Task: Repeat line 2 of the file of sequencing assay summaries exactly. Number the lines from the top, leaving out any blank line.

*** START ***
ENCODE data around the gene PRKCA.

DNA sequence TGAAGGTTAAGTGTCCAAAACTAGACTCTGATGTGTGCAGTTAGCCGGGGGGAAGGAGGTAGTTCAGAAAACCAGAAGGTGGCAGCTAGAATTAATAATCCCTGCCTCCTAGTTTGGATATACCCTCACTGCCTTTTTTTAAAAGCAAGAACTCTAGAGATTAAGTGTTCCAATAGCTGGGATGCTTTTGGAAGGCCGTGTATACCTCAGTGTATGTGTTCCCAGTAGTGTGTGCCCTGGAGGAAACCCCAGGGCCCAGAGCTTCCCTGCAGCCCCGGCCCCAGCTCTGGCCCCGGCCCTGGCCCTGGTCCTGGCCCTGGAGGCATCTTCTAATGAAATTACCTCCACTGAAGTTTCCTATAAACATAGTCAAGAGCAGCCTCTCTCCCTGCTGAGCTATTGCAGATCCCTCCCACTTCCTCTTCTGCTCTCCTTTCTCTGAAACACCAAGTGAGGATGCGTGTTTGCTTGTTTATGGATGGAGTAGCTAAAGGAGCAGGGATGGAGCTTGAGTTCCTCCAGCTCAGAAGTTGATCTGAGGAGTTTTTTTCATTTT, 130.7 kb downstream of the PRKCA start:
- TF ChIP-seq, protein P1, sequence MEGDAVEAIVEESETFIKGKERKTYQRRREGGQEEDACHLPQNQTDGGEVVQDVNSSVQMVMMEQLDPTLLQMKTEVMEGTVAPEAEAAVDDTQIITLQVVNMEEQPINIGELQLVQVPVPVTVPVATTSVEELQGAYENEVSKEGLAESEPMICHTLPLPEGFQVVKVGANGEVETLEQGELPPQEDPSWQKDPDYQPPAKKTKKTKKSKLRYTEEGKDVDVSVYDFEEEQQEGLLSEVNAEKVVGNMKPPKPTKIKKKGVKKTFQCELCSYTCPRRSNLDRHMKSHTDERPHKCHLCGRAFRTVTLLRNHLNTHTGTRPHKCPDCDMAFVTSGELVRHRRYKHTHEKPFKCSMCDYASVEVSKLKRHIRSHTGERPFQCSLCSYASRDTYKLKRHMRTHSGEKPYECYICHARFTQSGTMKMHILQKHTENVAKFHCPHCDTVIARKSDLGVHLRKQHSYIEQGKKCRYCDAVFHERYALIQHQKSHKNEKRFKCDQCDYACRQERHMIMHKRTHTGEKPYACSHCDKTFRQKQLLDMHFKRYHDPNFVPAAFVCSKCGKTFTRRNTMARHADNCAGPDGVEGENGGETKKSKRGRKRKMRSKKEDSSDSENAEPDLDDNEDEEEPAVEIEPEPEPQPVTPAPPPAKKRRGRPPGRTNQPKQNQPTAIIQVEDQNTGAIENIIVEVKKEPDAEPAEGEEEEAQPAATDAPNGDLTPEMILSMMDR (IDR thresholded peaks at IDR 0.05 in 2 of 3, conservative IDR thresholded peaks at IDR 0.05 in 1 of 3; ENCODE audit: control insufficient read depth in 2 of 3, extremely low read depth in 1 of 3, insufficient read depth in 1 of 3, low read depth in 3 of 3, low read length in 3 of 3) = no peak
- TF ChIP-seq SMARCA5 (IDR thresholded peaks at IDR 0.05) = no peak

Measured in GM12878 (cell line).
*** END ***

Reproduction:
DNA sequence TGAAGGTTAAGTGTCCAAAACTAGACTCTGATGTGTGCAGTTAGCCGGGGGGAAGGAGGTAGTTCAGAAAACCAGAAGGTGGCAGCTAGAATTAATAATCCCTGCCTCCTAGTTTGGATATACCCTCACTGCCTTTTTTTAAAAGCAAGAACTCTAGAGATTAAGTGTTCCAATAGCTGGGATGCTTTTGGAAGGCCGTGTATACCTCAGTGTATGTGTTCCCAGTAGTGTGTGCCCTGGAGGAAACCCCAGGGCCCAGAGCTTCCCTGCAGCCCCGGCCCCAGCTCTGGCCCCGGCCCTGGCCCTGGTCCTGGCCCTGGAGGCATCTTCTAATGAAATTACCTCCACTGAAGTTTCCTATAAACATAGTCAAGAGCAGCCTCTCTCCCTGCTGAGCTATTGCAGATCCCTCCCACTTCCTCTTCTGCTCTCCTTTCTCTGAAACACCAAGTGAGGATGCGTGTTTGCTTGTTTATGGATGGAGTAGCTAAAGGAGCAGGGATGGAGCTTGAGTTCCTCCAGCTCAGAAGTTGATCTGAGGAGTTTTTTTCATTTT, 130.7 kb downstream of the PRKCA start: